Dietz & Watson Polska Kielbasa

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Hotdog and Kielbasa on the Mini Egg

There are a some foods that I can count on that I know Duke will eat. I think most parents will agree on these foods. Hotdogs, corn dogs, chicken nuggets, pizza, hamburgers, mac n cheese. I think these foods are universally liked by all kids. Needing a quick Sunday cook, I decided on hot dogs for The Boy, but I didn’t really want a hot dog. I did find these Polska Kielbasa in the deli section of my grocery store. I think I might have had them before, but I can’t remember, so I decided to give them a shot.

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This is what they look like.

Dietz and Watson Polska Kielbasa, handcrafted, made in the USA, no MSG added and gluten-free if you care about those things. Not fancy food, but a little bit more sophisticated than a hotdog. I was surprised to find when I opened the package that all the links were still connected. Had I been using a larger grill, I would have kept them that way, but since I was using my Mini and space was limited, I used a knife to separate the links.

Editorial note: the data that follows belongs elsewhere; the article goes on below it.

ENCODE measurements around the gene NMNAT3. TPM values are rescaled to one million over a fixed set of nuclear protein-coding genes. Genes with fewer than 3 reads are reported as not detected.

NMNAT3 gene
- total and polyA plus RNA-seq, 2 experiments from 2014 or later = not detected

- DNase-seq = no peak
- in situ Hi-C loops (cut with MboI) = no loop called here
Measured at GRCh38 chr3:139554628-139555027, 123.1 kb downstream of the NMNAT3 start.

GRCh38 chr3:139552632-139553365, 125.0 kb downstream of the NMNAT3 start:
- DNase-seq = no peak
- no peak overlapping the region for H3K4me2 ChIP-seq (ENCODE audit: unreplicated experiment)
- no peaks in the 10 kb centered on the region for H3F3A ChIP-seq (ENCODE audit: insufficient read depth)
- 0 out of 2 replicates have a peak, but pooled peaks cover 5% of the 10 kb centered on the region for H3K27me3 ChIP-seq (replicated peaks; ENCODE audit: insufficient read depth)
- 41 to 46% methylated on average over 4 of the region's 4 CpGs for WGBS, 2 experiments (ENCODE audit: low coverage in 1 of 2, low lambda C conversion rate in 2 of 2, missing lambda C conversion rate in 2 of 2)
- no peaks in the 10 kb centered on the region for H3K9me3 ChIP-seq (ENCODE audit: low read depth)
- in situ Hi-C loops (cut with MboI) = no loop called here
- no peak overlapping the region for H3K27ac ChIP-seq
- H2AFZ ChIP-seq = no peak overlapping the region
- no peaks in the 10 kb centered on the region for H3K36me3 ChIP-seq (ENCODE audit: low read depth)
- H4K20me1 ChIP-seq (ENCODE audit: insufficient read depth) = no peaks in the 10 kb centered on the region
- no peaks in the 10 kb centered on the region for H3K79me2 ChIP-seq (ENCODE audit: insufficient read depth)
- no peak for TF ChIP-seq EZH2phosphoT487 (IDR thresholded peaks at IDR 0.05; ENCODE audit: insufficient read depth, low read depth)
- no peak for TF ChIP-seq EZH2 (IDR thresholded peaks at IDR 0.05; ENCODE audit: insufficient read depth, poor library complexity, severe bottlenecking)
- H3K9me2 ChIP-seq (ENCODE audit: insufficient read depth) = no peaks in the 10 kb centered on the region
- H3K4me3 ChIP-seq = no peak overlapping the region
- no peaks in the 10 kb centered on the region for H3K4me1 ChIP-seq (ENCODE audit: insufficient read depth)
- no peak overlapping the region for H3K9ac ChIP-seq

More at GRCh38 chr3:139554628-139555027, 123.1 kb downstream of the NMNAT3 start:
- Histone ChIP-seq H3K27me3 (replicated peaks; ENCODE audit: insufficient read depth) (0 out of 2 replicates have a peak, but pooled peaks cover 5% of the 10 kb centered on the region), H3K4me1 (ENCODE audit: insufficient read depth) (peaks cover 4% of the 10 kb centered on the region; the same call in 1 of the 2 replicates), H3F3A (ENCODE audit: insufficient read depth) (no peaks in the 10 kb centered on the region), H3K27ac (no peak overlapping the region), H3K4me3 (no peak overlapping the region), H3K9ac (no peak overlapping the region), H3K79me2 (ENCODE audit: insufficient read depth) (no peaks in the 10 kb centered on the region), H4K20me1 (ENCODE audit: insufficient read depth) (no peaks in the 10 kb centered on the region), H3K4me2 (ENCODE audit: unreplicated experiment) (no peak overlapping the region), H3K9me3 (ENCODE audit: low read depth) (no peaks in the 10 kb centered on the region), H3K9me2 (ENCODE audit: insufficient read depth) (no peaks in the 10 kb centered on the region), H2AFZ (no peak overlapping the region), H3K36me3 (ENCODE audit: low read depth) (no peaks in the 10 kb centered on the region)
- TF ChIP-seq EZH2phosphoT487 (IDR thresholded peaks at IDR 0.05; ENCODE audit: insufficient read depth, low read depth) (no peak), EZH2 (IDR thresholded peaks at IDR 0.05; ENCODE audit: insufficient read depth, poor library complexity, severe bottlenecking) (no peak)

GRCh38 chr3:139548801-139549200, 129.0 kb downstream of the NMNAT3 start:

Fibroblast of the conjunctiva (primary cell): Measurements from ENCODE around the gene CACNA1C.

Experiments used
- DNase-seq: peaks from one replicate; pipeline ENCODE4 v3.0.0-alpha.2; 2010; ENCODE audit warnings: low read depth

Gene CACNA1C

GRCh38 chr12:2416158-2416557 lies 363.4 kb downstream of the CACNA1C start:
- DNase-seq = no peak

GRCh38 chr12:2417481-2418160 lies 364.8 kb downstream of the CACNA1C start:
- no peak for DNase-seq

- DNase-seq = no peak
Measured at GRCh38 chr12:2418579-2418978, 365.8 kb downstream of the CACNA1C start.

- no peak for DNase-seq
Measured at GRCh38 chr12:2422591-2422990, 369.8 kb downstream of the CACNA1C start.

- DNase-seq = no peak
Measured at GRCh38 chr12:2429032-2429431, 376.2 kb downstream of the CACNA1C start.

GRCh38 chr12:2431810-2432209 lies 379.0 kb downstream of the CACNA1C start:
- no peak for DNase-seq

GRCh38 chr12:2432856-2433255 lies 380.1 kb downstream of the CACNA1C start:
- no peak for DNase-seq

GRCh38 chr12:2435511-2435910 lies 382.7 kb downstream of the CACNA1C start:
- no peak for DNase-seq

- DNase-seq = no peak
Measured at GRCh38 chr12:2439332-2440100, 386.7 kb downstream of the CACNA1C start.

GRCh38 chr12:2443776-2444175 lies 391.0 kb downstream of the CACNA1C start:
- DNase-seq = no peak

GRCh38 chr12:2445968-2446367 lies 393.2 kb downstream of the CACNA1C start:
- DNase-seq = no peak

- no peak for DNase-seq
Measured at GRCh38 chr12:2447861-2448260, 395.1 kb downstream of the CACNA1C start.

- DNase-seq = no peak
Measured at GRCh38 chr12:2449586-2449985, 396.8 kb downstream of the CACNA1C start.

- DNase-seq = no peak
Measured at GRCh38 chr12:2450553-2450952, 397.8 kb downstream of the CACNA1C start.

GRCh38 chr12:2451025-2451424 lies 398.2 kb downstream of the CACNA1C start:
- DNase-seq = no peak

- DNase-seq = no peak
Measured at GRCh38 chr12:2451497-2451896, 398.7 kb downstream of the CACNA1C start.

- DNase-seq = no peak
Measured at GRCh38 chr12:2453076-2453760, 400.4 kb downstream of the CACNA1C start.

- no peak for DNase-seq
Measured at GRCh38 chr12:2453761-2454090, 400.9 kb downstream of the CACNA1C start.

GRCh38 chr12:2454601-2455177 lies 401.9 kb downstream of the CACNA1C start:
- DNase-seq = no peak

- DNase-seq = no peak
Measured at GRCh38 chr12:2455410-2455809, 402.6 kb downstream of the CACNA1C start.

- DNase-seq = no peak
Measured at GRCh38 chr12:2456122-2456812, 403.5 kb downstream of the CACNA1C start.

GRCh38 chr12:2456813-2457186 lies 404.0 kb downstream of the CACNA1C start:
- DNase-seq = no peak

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Almost ready

To cook these, I fired up the Mini BGE to around 400 direct and turned them every 3 or 4 minutes for about as long as it took to drink a beer. The sausage was fully cooked, so all I was doing was reheating it and adding some char. Don’t let your grill get too hot. You don’t want the casings to burst as you will lose all the juices and your sausage will be dry.

 

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Dinner is served, nothing fancy here

 

After I had finished my beer, and they sausages were cooked to my liking, I served them up on some hot dog buns with some course ground mustard, a little salad and some collard greens my wife had cooked up for her dinner.

The sausage was pretty good. Way better than Hillshire Farms or some of the other mas produced kielbasa. The casing had a nice snap to it. They were pretty mild in my opinion. Not spicy, not really smokey that I could discern. Pretty mild. The texture of the meat kind of surprised me. They were pretty emulsified and reminded me of a hot dog. All in all, a pretty decent sausage and great for a quick dinner.

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Soy Vay Island Teriyaki Pork Tenderloin